Kinesthetic

Israeli Hand Symbol to Wait

try 3Genre: Folk Kinesthetic/Gesture

 

Nationality: Israeli and American

Location: Israel

Language: Hand gesture, transcends language

 

Abstract: The hand symbol/gesture in discussion is telling someone to hold on/wait a second in a semi-aggressive manner.

 

Background: KP is a dual citizen of the United States and Israel, but spent his entire life growing up in Israel. Both of his parents are American. He grew up in a Jewish household and learned both Hebrew and English at the same time. He served his mandatory three years of service in the Israeli Defense Force from the age of 18 until the age of 21 as a combat soldier. This particular piece of folklore was brought up on a visit to Israel. When trying to get someone’s attention they gave me the symbol with their hand. I was very confused and asked KP about what it meant. He gave me a short version there, but when he came to visit America, I questioned him about it further. He can not trace it to a certain origin, but grew up using it and understanding what it meant.

 

The gesture:

 

The hand gesture is made by a person, when they are busy, towards someone else that is trying to talk them or get their attention.

 

S: Is it made it in a nice way or is it aggressive?

KP: It’s slightly aggressive. If, um, I am annoyed at someone, I will do this as a way to get them to shut up and stop bothering me. But, for the most part, people understand it means wait and they don’t really get too mad.

 

Interpretation: When someone first made this signal to me, I thought it was a way of saying “screw you” or to kind to, ya know, “[expletive] off.” So, naturally, I just did it back in a joking manner, and all of the Israelis on the trip laughed at me because they knew I obviously did not know what it meant. I had been accustomed to someone holding up a single index finger when they wanted me to wait a second. In addition, I had always seen my mother give “the hand” aggressively out of pure anger to someone while she was driving which looked exactly like this gesture. In my mind, I had been told to very aggressively screw off. In Israel, it is not as aggressive as much as it is a way to let someone know that you will be with them in a second. The reason for having this hand gesture is to be able to tell someone to give you a second without stopping the conversation and losing track of what is being discussed.

 

 

Holidays
Rituals, festivals, holidays

Halloween on Military Bases: Trunk or Treat

Genre: Folk tradition/ritual, holiday

 

Nationality: American but takes place in other countries

Location: Germany

Language: English

 

Abstract: CB describes how Halloween is celebrated in American military families overseas by going trunk to trunk of cars instead of door to door in houses.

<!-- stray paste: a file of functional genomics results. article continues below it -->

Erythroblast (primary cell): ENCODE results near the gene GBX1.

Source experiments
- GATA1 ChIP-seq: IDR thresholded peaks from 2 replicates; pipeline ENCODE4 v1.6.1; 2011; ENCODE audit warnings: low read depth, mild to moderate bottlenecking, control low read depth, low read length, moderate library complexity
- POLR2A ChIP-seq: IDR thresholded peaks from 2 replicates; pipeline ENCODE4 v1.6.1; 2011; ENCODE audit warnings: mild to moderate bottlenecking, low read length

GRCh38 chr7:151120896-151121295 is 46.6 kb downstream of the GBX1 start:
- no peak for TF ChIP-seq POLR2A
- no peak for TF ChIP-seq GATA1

Background: CB is from a military family, and she spent a portion of her life in Germany while her dad was stationed there. She experienced this tradition every Halloween while she was overseas. The topic of conversation was brought up, at first, during a class section, then further discussed after.

 

The tradition:

 

Every Halloween (October 31st), CB would go to her father’s military base and join all of the other families in a Halloween celebration. Instead of walking around neighborhoods and ringing doorbells like Halloween in America, families on the base would bring their cars, decorate them, and walk around getting candy from the trunks of vehicles. Everything, including costumes, was the same. The only real difference was the smaller scale of who was celebrating and the place where the candy was located (in cars).

 

S: So, have you ever done this in the United States or in bases back in America?

CB: Not really, actually, I would say that it is more popular like outside of the US. Probably because, ya know, no one else really celebrates Halloween even though they might have similar versions.

 

Interpretation: While CB attributes the Halloween tradition of Trunk or Treat to the fact that surrounding areas do not celebrate the holiday, there is also another reason for the international twist. For soldiers overseas serving their contracts, Trunk or Treat provides them with a little taste of home. Living another life in a different country cause for America’s warriors to become nostalgic and miss the small things from back home. Celebrating halloween in their own way brings them back to recognize what they are fighting for and give them motivation to finish their service to get back home. The reason for the cars having to be used is because there is not the neighborhood/house atmosphere on a military base. The cars provide opportunities for decorations where one might see the typical orange and black colors with spiders, witches, blood, and pumpkins. Transporting this holiday across seas also means that young children of soldiers are able to still experience the childhood of typical Americans which will make the eventual transition back to America easier. On American bases, Trunk or Treat is not as popular because the soldiers stationed usually have houses outside the bounds of the military fences which allows for the typical house to house Halloween.